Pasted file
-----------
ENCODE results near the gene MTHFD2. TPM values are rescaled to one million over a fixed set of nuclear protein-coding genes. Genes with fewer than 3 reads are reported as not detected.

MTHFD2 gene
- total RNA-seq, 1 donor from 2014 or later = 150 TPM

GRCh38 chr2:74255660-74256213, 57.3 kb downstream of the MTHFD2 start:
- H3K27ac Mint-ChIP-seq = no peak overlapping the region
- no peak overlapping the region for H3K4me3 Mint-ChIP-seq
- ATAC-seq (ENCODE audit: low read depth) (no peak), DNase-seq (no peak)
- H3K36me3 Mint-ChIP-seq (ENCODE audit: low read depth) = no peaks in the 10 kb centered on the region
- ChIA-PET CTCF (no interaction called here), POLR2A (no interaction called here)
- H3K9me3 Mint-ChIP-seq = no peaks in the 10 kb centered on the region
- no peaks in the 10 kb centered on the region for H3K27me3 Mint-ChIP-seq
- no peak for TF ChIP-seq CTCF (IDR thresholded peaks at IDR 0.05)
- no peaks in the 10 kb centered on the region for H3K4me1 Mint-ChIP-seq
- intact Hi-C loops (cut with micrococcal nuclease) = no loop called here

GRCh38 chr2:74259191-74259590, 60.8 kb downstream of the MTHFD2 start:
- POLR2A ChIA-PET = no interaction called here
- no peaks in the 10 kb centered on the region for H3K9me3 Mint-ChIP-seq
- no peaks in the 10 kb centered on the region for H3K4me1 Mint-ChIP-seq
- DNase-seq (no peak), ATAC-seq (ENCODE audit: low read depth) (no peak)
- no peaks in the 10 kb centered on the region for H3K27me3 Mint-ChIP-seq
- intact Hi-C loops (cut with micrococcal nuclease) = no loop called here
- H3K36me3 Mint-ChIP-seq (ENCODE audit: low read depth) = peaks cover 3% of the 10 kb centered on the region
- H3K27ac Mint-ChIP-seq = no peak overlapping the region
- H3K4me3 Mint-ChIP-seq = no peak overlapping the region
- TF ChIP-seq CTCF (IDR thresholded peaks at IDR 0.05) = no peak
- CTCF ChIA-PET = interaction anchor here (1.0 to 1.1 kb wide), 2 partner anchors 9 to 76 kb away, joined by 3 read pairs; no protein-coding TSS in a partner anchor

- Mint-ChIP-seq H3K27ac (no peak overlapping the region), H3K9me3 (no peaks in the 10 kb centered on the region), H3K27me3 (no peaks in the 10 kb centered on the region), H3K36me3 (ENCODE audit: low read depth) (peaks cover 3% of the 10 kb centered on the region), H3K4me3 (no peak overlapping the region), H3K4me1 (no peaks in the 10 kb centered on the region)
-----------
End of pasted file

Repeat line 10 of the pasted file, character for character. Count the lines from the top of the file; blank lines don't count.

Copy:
- H3K9me3 Mint-ChIP-seq = no peaks in the 10 kb centered on the region